World Championship 2021 Officially Opens in Dubai
Insight, thoughts and predictions as the Chess World Championship officially opens
We’ve been waiting for this day for a very long time - the FIDE World Championship match between reigning champion since 2013, GM Magnus Carlsen, and his challenger, the Russian GM Ian Nepomniachtchi. To be precise, it has been 720 days since the start of the dramatic 2020/21 Candidates Tournament, which was won convincingly by Nepomniachtchi.
(title image - FIDE / Eric Rosen)
The first game will be starting tomorrow, 26 November at 12:30 UTC. Lichess will be providing a broadcast of the moves being played in real-time. The schedule of the tournament is unusual, with many rest days for the players, so please review it carefully:
After each round Lichess will provide an article recapping the round, with game annotations and insights provided by GM Nijat Abasov. Nijat has already offered us a preview of his thoughts on the upcoming match:
"Both players have had plenty of time to get fully prepared for the match, both practically and mentally. Surely, they studied all of each other’s games - including those played online on Lichess :) - and prepared tons of interesting opening ideas and novelties. However, in my personal view, they both did quite a serious job on getting prepared for the match - psychologically! Yes, this might totally contradict the 11th World Champion Bobby Fischer’s viewpoint, who didn’t believe in psychology but good moves. But, we shall take into account that chess has drastically changed since Fischer’s era.
Imagine, two people sitting across from each-other, staring into their opponent’s eyes, trying to read the body language, and telepathing their opponent’s mind. It happened a lot to me - without calculating any variations I could sense the continuation my opponent was most concerned about, and without any hesitation I’d go for it. Not always did I succeed, I should say. Sometimes I’d be bluffed by my opponent's emotions.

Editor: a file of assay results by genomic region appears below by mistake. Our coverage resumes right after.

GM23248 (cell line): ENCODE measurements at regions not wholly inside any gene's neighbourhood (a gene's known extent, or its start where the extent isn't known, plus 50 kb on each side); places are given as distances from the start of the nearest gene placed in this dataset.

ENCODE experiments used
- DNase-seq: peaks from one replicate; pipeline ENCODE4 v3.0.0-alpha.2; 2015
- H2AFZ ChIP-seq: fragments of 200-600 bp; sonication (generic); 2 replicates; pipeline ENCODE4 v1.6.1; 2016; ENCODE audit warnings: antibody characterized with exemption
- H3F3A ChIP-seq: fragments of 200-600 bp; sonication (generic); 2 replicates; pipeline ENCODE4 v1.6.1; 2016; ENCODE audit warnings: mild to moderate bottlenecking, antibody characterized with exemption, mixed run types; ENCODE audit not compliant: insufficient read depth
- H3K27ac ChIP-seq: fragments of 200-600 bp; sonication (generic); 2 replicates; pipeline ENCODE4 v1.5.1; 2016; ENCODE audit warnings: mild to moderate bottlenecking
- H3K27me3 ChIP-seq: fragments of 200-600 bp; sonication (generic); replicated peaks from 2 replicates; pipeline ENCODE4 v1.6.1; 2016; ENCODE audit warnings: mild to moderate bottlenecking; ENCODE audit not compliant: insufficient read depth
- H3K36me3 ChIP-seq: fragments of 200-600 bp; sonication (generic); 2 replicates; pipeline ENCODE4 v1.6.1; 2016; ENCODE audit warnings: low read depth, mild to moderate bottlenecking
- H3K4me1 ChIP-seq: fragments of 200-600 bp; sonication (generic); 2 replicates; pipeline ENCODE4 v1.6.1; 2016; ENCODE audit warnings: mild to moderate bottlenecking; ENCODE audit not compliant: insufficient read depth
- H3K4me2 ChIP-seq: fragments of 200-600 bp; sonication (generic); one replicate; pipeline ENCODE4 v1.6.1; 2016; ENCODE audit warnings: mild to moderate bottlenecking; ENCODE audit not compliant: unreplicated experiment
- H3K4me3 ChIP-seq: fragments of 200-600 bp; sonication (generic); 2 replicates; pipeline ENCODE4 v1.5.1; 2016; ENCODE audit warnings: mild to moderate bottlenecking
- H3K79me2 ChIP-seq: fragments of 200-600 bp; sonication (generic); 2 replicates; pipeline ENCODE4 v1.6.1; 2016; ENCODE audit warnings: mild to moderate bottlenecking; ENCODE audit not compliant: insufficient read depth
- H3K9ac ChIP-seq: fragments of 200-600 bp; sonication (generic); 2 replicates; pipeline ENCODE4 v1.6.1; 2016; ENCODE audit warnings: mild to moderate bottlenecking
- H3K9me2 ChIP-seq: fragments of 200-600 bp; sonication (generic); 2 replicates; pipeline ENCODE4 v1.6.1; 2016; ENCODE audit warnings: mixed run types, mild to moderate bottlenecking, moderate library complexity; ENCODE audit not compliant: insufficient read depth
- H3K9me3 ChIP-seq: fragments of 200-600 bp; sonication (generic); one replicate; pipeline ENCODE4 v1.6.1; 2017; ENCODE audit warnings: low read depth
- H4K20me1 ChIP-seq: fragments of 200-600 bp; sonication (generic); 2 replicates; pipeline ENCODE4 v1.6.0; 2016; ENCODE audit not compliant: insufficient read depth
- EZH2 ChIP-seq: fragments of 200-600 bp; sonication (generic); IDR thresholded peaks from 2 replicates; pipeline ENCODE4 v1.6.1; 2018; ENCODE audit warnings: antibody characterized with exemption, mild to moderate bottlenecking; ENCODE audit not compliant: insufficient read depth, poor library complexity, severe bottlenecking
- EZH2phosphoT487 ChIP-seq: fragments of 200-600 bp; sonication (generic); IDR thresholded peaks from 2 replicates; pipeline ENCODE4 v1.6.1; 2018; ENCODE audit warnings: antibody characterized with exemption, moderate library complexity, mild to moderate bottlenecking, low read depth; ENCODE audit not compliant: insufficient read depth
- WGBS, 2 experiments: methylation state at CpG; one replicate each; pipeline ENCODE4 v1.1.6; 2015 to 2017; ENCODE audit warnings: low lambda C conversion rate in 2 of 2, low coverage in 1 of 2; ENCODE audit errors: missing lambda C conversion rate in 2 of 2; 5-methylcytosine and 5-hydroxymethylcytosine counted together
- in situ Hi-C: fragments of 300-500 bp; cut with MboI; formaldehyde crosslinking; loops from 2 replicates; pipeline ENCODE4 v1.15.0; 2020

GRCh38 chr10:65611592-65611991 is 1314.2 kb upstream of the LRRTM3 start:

Now, back to why I think psychology is going to matter so much in this match -
To begin with, Ian is an astonishing chess player who has a much more aggressive playing style compared to all the challengers Magnus has faced in his previous matches for the crown. This brings the current World Champion into a new position. The position where Magnus has to accept sometimes playing as number two, resisting pressure from Ian. Psychologically, we have to ask - how is Magnus going to deal with it?
On the other hand, more than once Ian’s over-ambitiousness has backfired. Perhaps strangely, his power can also be his Achilles’ heel. It feels like sometimes he lacks patience. However, in one of his interviews after winning the Candidates, he admitted that he has worked a lot mentally, trying to be calmer and more consistent. And yes, one could easily sense it through his games, how much more mature of a player Ian became within a year.
Therefore, if he wants to dethrone Magnus, he should find the golden balance between aggressive Ian, and calm Ian! That is why I believe psychology will be so crucial in this match.
A historical match is waiting for us - where the experience of the world champion title holder is clashing with the hunger for the crown from the challenger! Where the Mozart of chess is against the Samurai of chess! Where Carlsen faces Nepomniachtchi! Let the party begin!"
(GM Nijat Abasov achieved the GM title at just 15. He was Azeri national champion in 2017, also winning the Baku Open the same year. He has played the Tata Steel Challengers and the Grand Swiss (twice), amongst many other tournaments, reaching his all-time peak rating of 2670 in February 2020. He recently represented Azerbaijan at the European Team Championships, winning a board prize with a performance rating of 2760.)